Christian Walter ist Geschäftsführer und Redaktionsleiter von swiss made software. Bis Ende 2010 arbeitete er als Fachjournalist für das ICT-Magazin Netzwoche, publizierte zuletzt aber auch im Swiss IT Magazin, der Computerworld sowie inside-it.
Swiss Post launches smart ordering tool: This new service allows domestic customers to order services via an OID pen with a LoRaWAN connection. The mail carrier then takes care of everything the next day.
400,000 Swiss households are currently using Swiss Post’s home mail services. This involves the mail carrier coming directly to the front door, collecting letters and parcels, bringing stamps or cash, and allowing bills to be paid. Until recently, this was strictly an analog process, whereby customers had to put a sign on their letterbox to attract the mail carrier’s attention. Now Swiss Post has digitalized this service. In addition to its online solution, customers can now use the new ordering pen – a smart stick with a powerful button.
The ordering pen is based on a simple principle: point and click. The pen is supplied alongside a special card, on which all five services are listed, each with their own dedicated symbol. The user just has to place the pen over the appropriate icon to order the service with a press of the button. And that’s it – the order is placed.
OID and LoRaWAN
If the order is placed before 7 a.m. on an official delivery day from Monday to Friday, the mail carrier will come the same day. A great range of modern technologies are needed to make all this work. “The ordering pen is one of the largest IoT projects in Switzerland”, says Erich Bieri, IoT Solution Architect at Swiss Post. The pen also played a role in building up full coverage of Switzerland’s LoRaWAN network (Long-Range Wide-Area Network).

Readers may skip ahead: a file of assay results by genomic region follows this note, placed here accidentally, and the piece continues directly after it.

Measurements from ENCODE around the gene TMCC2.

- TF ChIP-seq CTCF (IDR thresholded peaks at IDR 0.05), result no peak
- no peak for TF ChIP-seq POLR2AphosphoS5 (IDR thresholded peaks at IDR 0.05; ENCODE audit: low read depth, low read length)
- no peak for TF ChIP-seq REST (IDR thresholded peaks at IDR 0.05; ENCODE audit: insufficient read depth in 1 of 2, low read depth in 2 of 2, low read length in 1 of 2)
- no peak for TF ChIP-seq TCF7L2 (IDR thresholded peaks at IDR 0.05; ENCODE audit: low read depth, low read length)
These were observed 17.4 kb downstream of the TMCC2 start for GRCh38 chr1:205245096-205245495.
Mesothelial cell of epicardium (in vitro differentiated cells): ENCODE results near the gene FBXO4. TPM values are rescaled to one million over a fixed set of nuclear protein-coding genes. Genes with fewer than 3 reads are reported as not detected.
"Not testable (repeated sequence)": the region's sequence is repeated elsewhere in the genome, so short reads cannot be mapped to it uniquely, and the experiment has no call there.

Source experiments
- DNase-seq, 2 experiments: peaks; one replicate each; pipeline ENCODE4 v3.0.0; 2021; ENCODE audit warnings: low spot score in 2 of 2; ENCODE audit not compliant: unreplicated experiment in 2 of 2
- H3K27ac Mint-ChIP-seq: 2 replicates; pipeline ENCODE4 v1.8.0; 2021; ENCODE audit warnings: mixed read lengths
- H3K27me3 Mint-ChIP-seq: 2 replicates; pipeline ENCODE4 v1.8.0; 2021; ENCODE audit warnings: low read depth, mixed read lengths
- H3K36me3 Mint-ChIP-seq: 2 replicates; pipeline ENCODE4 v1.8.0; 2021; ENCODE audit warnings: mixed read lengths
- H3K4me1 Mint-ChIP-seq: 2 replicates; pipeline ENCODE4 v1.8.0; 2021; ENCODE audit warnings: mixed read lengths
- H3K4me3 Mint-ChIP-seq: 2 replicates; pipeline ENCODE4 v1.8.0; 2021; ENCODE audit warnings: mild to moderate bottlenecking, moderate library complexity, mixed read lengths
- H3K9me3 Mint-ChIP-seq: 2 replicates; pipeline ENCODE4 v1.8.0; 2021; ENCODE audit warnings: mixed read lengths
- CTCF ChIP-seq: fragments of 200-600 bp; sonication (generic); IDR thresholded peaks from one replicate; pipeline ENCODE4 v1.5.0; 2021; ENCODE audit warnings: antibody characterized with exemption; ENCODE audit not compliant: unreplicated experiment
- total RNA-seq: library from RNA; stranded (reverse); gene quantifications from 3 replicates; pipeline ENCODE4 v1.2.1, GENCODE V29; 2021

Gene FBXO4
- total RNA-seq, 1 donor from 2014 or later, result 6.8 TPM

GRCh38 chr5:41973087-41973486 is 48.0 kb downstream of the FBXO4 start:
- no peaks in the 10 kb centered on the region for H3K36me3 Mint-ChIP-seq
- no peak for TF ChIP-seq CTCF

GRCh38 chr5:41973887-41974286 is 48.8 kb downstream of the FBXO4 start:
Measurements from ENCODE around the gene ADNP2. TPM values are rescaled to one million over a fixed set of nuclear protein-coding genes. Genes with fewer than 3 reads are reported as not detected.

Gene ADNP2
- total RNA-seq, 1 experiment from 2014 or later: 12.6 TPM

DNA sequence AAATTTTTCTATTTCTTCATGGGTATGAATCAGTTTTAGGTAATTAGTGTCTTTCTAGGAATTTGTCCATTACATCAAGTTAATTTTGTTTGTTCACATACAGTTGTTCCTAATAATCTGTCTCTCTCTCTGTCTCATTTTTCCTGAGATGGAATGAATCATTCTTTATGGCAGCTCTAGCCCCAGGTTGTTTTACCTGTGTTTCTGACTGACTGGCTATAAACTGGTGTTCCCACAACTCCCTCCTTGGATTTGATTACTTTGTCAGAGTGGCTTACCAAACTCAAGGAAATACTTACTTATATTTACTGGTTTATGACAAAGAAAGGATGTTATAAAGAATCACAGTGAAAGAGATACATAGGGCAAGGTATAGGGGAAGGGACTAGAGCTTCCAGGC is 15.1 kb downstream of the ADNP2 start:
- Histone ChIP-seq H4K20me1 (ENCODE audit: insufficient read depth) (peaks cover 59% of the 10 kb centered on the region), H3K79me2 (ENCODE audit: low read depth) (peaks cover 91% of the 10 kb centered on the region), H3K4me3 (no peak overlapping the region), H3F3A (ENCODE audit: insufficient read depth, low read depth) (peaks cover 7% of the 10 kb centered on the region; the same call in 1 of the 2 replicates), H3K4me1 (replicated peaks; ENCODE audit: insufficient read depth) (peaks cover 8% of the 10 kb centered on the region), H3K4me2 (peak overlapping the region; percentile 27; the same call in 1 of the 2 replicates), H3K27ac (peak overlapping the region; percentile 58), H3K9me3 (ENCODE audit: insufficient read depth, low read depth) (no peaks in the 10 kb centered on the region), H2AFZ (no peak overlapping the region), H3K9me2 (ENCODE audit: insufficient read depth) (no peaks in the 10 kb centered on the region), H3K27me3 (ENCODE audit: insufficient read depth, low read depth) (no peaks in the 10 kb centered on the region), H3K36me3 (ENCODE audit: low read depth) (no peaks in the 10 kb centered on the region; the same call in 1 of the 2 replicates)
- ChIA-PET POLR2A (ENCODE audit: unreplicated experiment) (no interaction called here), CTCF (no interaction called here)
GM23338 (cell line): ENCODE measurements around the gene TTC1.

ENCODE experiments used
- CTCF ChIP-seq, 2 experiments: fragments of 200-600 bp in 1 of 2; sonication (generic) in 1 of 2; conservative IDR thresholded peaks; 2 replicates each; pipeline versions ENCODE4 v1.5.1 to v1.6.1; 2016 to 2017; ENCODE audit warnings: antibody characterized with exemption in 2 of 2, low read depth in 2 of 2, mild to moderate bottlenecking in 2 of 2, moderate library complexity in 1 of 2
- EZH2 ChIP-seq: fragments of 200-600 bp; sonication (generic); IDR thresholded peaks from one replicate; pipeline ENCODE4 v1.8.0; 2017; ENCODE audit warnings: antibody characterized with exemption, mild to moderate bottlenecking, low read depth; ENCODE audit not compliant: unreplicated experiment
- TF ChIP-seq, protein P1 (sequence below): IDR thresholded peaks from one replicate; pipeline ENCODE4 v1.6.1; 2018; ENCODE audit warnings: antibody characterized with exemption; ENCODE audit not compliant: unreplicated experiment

The first trials with prototypes were carried out in 2016. At that time, the project team was still working out the right technologies for the task. “We wanted to develop a tool that worked right out of the box, without any installation or configuration hassle for the customer. It shouldn’t even be necessary to change the battery”, says Bieri. After the first experiments with NFC-readers and wifi communication, the team decided on a combination of an OID reader (optical identification device) and a LoRaWAN connection.
“OID codes are practical and cheap to manufacture”, says Christian Fäh, IoT Hardware Engineer at Swiss Post. A symbol is printed alongside every service, which contains an OID code in the form of an invisible dot pattern. The ordering pen reads this information when pressed onto the symbol. Another advantage of OID is that an almost unlimited number of codes for additional services or special offers can be added. “This means that we can reapply this basic technology for other use cases without the need for further investment.”
The mail carrier’s smartphone
It’s not just the nationwide coverage that makes LoRaWAN an ideal technology for this project. The pen transmits a radio signal, which thanks to its low frequency can penetrate building walls, has a long range, and consumes very little energy. The battery inside the ordering stick can be expected to last up to ten years, depending on usage. When the ordering pen sends a signal, it’s picked up on the LoRaWAN network, then forwarded to the Swiss Post’s IoT platform, where it’s directed to the dedicated home services business application. This application processes the order, pulls up the appropriate mail carrier, and uploads the order to their smartphone. The advantages are obvious. In the past, the mail carrier had to look out for those aforementioned signs, always driving along the entire route. Now they can go specifically where they are called to and needed.
The rollout for this new home service should be complete by the end of Q2 2021.